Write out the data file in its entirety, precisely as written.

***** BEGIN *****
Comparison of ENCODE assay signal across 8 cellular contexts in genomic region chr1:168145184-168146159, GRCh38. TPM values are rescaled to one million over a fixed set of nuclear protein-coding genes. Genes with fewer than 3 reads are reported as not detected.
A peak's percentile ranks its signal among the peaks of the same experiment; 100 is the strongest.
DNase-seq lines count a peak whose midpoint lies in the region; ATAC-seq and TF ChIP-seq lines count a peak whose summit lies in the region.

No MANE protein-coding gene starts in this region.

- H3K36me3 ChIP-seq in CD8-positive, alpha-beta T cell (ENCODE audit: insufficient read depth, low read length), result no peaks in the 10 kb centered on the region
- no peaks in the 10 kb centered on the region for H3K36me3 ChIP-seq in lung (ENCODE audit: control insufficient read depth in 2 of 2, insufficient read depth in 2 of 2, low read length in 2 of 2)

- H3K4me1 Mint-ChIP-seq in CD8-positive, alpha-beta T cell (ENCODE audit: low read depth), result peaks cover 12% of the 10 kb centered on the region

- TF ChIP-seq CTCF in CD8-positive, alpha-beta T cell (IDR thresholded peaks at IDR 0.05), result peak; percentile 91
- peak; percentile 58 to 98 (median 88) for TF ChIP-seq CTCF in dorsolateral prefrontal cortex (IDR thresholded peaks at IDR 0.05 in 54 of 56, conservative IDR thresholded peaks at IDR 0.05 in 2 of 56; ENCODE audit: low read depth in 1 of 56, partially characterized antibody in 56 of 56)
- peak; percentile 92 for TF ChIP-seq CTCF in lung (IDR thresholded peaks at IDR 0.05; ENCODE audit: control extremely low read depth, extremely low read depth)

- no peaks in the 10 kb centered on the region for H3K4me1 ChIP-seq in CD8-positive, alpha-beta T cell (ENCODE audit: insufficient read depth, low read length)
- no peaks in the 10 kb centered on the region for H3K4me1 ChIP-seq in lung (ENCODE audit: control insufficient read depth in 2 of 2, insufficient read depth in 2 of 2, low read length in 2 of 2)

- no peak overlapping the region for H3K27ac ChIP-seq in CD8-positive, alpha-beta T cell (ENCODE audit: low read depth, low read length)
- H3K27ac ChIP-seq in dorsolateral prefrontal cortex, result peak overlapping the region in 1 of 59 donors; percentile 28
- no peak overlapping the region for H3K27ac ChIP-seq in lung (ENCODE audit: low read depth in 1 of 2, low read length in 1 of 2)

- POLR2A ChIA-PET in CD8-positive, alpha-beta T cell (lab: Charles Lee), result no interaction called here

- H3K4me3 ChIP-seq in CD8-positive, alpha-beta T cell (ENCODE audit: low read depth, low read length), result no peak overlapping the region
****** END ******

Comparison of ENCODE assay signal across 8 cellular contexts in genomic region chr1:168145184-168146159, GRCh38. TPM values are rescaled to one million over a fixed set of nuclear protein-coding genes. Genes with fewer than 3 reads are reported as not detected.
A peak's percentile ranks its signal among the peaks of the same experiment; 100 is the strongest.
DNase-seq lines count a peak whose midpoint lies in the region; ATAC-seq and TF ChIP-seq lines count a peak whose summit lies in the region.

No MANE protein-coding gene starts in this region.

- H3K36me3 ChIP-seq in CD8-positive, alpha-beta T cell (ENCODE audit: insufficient read depth, low read length), result no peaks in the 10 kb centered on the region
- no peaks in the 10 kb centered on the region for H3K36me3 ChIP-seq in lung (ENCODE audit: control insufficient read depth in 2 of 2, insufficient read depth in 2 of 2, low read length in 2 of 2)

- H3K4me1 Mint-ChIP-seq in CD8-positive, alpha-beta T cell (ENCODE audit: low read depth), result peaks cover 12% of the 10 kb centered on the region

- TF ChIP-seq CTCF in CD8-positive, alpha-beta T cell (IDR thresholded peaks at IDR 0.05), result peak; percentile 91
- peak; percentile 58 to 98 (median 88) for TF ChIP-seq CTCF in dorsolateral prefrontal cortex (IDR thresholded peaks at IDR 0.05 in 54 of 56, conservative IDR thresholded peaks at IDR 0.05 in 2 of 56; ENCODE audit: low read depth in 1 of 56, partially characterized antibody in 56 of 56)
- peak; percentile 92 for TF ChIP-seq CTCF in lung (IDR thresholded peaks at IDR 0.05; ENCODE audit: control extremely low read depth, extremely low read depth)

- no peaks in the 10 kb centered on the region for H3K4me1 ChIP-seq in CD8-positive, alpha-beta T cell (ENCODE audit: insufficient read depth, low read length)
- no peaks in the 10 kb centered on the region for H3K4me1 ChIP-seq in lung (ENCODE audit: control insufficient read depth in 2 of 2, insufficient read depth in 2 of 2, low read length in 2 of 2)

- no peak overlapping the region for H3K27ac ChIP-seq in CD8-positive, alpha-beta T cell (ENCODE audit: low read depth, low read length)
- H3K27ac ChIP-seq in dorsolateral prefrontal cortex, result peak overlapping the region in 1 of 59 donors; percentile 28
- no peak overlapping the region for H3K27ac ChIP-seq in lung (ENCODE audit: low read depth in 1 of 2, low read length in 1 of 2)

- POLR2A ChIA-PET in CD8-positive, alpha-beta T cell (lab: Charles Lee), result no interaction called here

- H3K4me3 ChIP-seq in CD8-positive, alpha-beta T cell (ENCODE audit: low read depth, low read length), result no peak overlapping the region